Technically I didn't exactly say that "cosmic rays cannot affect the climate". What I said was increasing soft X-rays from 5x10^-7 W/m^2 to 100 times that or even 1000 times that to 5x10^-4 W/m^2 is a measurable but not a significant amount compared to 1366 W/m^2, do you disagree with that?

I also posited though I never proved that I would expect that similarly, the net effect of cosmic rays likely doesn't amount to much compared to 1366 W/m^2, but I'm not claiming the effect would be zero. I also gave you a link to research suggesting that an increase in cosmic rays could actually have a cooling effect on climate instead of a heating effect because they might increase cloud formation, though I don't really have any expert opinion on the validity of that research and I think even some experts are a little uncertain and don't have the climate models perfected yet.

Over the long term the sun's energy output will increase until all the water in all the oceans on earth will boil away and all surface life will die, maybe in a billion years or so. On shorter term scales we haven't been making precision measurements of the sun's output for that long so I doubt we understand all the solar cycles and things like the maunder minimum.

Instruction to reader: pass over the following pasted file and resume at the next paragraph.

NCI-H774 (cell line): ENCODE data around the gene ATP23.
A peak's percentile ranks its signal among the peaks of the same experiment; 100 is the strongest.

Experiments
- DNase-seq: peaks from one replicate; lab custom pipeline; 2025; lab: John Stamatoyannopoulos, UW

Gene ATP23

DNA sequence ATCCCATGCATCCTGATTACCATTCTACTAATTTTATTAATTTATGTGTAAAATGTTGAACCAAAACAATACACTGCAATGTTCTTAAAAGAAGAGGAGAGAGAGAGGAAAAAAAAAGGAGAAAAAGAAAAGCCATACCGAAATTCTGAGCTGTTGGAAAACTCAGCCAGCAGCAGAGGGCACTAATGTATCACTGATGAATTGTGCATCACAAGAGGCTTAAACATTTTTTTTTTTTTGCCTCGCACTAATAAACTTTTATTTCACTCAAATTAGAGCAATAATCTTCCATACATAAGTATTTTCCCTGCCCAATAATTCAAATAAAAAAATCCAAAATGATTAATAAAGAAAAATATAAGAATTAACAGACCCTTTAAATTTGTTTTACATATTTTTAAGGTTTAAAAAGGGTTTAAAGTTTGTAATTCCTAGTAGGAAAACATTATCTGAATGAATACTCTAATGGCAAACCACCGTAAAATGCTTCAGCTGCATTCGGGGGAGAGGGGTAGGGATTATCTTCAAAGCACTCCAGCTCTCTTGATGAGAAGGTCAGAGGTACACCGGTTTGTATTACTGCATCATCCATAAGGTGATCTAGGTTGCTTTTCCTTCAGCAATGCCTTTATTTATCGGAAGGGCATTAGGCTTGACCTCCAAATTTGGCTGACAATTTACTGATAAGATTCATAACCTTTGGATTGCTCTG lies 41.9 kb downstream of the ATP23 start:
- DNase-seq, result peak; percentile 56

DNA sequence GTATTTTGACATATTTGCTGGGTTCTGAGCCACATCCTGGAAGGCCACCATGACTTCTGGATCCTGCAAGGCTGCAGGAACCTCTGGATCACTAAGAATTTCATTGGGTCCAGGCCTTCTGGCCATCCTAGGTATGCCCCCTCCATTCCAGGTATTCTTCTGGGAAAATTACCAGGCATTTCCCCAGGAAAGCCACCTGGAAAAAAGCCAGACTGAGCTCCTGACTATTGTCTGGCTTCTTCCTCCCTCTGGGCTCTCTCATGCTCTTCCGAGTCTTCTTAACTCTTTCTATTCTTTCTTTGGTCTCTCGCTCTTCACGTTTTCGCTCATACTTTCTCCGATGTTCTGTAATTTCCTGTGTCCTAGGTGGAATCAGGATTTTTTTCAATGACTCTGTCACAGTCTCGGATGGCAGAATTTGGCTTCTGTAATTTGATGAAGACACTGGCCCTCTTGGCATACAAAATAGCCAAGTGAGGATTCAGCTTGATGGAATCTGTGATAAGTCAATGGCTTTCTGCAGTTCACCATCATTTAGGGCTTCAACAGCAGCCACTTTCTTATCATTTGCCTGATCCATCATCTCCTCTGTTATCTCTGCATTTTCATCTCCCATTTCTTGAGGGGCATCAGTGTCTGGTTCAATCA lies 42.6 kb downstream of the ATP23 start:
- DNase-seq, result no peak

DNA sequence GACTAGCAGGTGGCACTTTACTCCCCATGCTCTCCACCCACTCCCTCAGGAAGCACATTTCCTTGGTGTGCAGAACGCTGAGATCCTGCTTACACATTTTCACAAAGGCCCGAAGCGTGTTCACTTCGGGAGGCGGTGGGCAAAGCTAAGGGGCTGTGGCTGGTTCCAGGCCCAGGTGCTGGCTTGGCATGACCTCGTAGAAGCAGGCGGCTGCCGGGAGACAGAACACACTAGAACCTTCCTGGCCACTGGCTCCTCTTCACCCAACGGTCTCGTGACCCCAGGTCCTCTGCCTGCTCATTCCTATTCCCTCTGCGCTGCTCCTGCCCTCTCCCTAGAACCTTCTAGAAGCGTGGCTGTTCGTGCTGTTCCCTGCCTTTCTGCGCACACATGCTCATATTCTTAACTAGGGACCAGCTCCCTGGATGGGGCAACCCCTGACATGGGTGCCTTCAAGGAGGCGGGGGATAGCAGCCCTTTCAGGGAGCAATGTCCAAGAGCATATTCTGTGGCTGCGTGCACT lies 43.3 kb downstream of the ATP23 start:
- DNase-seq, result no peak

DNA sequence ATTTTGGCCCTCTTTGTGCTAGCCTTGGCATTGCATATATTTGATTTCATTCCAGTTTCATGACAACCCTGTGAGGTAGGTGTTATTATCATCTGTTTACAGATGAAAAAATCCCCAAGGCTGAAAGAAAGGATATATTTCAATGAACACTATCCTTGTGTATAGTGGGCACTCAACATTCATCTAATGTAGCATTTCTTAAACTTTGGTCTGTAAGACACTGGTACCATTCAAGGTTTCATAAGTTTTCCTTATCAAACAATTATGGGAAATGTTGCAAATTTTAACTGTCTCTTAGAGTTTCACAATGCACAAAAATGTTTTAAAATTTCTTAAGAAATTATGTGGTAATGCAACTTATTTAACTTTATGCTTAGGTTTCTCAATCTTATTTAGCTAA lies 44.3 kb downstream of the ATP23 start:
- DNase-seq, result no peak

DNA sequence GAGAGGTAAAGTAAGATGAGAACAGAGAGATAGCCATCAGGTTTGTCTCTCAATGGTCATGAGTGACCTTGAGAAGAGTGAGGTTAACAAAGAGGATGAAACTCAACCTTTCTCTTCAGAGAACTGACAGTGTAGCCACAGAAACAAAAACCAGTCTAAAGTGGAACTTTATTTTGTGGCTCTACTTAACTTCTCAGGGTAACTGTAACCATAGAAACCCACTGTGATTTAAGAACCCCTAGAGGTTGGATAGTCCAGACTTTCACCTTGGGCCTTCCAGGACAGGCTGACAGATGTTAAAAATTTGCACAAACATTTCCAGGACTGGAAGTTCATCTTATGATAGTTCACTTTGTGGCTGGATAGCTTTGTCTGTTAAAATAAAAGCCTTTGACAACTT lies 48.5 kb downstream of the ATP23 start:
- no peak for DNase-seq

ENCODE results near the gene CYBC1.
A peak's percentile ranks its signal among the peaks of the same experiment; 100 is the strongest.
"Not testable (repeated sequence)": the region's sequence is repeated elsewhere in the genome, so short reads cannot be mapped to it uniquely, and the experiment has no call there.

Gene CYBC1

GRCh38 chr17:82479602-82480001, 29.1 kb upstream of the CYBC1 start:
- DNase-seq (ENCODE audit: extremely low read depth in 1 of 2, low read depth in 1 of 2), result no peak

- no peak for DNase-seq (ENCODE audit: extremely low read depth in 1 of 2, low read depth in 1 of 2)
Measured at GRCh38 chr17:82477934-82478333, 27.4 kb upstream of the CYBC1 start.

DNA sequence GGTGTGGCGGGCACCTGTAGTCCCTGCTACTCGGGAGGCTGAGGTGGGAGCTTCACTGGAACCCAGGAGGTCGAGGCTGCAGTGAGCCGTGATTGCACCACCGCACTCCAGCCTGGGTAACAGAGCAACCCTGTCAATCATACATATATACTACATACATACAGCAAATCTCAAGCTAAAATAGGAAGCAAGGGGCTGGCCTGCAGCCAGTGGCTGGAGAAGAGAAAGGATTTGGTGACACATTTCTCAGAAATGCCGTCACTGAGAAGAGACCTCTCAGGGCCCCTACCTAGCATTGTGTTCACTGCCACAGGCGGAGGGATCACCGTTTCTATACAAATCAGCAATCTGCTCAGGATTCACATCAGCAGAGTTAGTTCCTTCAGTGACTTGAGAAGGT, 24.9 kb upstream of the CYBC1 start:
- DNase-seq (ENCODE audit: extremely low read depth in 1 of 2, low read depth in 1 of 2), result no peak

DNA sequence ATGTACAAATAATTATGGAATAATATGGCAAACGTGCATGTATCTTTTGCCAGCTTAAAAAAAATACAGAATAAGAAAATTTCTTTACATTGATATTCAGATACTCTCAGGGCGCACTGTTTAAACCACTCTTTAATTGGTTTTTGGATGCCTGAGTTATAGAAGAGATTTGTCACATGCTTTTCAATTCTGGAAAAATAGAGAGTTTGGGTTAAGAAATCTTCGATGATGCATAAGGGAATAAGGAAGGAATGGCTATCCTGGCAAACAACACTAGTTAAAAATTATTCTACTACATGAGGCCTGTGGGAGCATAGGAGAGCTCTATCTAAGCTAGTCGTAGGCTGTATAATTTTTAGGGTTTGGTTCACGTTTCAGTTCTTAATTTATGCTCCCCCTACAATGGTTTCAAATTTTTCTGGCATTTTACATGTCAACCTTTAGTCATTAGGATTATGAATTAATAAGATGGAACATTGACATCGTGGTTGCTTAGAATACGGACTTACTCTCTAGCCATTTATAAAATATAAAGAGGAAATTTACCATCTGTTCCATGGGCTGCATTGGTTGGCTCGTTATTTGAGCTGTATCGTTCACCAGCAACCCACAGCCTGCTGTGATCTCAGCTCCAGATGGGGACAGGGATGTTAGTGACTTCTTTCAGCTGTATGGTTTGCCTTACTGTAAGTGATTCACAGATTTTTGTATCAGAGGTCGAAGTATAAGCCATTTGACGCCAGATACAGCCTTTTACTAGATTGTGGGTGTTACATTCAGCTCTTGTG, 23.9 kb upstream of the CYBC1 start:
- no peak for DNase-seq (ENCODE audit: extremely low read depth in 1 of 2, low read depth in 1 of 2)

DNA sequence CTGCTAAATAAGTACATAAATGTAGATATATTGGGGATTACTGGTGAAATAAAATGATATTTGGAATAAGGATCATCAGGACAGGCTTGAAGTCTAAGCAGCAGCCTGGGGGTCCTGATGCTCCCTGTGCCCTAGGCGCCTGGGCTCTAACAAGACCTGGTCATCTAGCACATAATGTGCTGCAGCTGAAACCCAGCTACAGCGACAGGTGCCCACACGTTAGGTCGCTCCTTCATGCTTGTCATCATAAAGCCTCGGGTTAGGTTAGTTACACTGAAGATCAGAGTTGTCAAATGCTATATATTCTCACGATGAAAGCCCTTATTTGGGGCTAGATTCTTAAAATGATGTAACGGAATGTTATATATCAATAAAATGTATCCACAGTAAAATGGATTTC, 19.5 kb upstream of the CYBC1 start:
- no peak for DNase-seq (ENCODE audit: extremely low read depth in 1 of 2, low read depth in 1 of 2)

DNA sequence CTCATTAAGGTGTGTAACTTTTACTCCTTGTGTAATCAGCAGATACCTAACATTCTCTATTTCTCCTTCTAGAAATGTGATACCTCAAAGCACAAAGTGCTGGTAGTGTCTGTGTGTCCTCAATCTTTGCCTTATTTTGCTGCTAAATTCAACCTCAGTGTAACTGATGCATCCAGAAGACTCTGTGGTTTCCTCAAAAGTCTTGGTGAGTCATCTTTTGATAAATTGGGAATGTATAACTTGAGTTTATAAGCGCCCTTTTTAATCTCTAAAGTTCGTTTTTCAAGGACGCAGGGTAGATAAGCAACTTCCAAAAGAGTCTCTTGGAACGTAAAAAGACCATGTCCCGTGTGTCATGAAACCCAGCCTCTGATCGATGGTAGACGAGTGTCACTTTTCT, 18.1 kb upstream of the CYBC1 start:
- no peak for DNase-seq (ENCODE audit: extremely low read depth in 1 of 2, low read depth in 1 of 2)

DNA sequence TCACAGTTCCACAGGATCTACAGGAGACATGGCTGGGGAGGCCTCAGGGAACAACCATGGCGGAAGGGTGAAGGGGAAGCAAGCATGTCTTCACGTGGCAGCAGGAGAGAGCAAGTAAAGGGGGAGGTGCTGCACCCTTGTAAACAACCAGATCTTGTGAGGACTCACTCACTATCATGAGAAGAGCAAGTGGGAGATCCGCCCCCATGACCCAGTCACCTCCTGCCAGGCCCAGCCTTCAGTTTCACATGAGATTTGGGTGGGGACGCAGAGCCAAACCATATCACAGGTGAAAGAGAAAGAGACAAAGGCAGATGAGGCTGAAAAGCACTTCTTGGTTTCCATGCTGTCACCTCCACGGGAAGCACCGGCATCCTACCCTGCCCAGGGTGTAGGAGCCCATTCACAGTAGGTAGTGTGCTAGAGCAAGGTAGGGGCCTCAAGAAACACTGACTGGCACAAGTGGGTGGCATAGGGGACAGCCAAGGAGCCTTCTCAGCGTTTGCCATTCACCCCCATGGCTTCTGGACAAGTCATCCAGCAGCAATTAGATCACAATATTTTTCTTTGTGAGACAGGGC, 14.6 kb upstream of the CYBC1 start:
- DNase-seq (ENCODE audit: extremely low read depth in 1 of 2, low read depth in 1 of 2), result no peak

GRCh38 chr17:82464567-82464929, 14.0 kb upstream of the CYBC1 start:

edit on 20161213 by Arbitrageur because: clarification

posted on Dec, 20 2016 @ 12:31 AM

First of all, I do make mistakes, more so if I keep writing late/early in the day. Second of all, I do disagree with you when we see other changes occur to Earth at the same time yet you want to ignore them.

From the increase in geothermal heating in our oceans which are warming our oceans, and are thawing glaciers, the global increase in seismicity, the Earth's magnetic field weakening, and other changes Earth and the entire solar system are undergoing. These are factors mankind has no control over and affect Earth's climate as well as the climate and geology of other planets and moons.

I'll give you a hint. All the factors that affect Earth, it's climate and geology cannot be quantified in an equation because there are too many factors to take in consideration.
Why is it that the majority of GCMs are so wrong?

You can make up ANY equation and change the data anyway you want and you can make the data look like whatever you want because all factors that affect Earth and it's climate are not accounted for.